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December 16th, 2016, 09:10 AM   #1
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Help with Understanding/Solving floor function #1

Hey,
So I'm in pre-calculus class in my B.Sc. Computer Science degree, and I have to say that I am not the brightest sun-shine in the world when it comes to math, so I would love for you guys to help me out in times of need!

So we started with floor / ceiling functions, and the professor doesn't really teach us, or takes the time to explain. So when he gives out assignments for turning in, I'm left out in the dark looking around the web / youtube for solutions.

But, I'm returning to the one place who really cares!!

Please help me understand is there is a general way to work out floor/ceiling functions other than:

Floor: [x] = k, k<= x < k+1
Ceil: [x] = k, k-1< x <= k

The problem to solve is attached below:


and I was trying to solve it like this:


I have no clue whether it's the right way; I don't know where to start, other than assuming a few things... I really hate it when someone teaches a new topic, but never really cares to teach its fundamentals.

Please help out!

Last edited by skipjack; December 16th, 2016 at 02:38 PM.
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December 16th, 2016, 09:30 AM   #2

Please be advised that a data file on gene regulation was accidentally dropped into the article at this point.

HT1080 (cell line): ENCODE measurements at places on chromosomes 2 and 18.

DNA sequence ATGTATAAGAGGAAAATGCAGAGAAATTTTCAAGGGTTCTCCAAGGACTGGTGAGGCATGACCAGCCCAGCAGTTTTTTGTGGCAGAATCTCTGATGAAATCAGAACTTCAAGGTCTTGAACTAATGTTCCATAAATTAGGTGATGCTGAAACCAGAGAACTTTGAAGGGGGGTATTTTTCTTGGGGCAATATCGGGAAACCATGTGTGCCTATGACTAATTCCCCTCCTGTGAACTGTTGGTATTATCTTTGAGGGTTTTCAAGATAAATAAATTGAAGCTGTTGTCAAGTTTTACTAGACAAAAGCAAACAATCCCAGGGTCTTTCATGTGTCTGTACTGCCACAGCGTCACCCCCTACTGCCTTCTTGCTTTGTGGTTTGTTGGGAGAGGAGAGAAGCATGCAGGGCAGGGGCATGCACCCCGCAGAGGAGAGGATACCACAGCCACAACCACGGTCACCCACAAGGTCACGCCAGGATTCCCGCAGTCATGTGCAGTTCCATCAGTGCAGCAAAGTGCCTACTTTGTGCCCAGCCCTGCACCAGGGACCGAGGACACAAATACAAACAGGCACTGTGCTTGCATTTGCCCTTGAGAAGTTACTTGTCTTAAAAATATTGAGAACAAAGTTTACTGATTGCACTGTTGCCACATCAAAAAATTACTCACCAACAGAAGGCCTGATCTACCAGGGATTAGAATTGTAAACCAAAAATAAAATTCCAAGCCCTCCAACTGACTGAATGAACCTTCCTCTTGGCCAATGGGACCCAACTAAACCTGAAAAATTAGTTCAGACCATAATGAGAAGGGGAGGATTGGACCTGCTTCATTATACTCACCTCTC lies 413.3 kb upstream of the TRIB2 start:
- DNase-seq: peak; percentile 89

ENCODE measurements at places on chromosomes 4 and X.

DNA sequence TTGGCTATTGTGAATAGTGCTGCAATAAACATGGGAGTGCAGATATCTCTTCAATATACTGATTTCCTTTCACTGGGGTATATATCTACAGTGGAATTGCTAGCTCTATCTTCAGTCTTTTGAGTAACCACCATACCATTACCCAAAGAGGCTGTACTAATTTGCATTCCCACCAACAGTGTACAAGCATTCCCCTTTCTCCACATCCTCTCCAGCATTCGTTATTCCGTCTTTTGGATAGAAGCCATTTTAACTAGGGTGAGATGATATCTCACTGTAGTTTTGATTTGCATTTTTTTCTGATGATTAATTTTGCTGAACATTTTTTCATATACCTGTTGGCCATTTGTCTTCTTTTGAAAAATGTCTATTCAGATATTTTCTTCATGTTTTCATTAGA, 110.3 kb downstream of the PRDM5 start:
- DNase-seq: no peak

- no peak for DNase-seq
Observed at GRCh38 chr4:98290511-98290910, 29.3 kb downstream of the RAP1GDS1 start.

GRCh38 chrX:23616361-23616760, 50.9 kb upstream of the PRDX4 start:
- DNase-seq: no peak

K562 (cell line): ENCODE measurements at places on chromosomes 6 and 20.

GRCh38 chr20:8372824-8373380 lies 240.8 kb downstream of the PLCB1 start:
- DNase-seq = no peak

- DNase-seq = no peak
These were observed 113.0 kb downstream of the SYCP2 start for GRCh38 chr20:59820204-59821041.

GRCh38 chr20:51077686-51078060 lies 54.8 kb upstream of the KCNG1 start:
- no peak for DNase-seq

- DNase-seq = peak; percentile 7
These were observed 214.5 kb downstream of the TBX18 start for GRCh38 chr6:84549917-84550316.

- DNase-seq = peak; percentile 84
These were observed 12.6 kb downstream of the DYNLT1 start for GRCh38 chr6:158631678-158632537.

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I would work this through with some examples until you see what's going on.

The idea is that if $x>0$ then removing the fractional part results in a number less than x.

But if $x < 0$ removing the fractional part results in a number greater than x, so you have to adjust this by subtracting off 1.

For example

$-2 > -2.5$

so $\left \lfloor -2.5 \right \rfloor = (-2) - 1 = -3$

Here $(-2)$ is $-2.5$ with the fractional part removed.

Finally note that a negative number, $x$ with the fractional part removed can be represented as $-\left \lfloor |x| \right \rfloor$

and combining these we get

$\forall x \not \in \mathbb{Z} \wedge x < 0,~~\left \lfloor x \right \rfloor = -\left \lfloor |x| \right \rfloor -1$
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December 16th, 2016, 09:51 AM   #3
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Quote:
Originally Posted by romsek View Post
I would work this through with some examples until you see what's going on.

The idea is that if $x>0$ then removing the fractional part results in a number less than x.

But if $x < 0$ removing the fractional part results in a number greater than x, so you have to adjust this by subtracting off 1.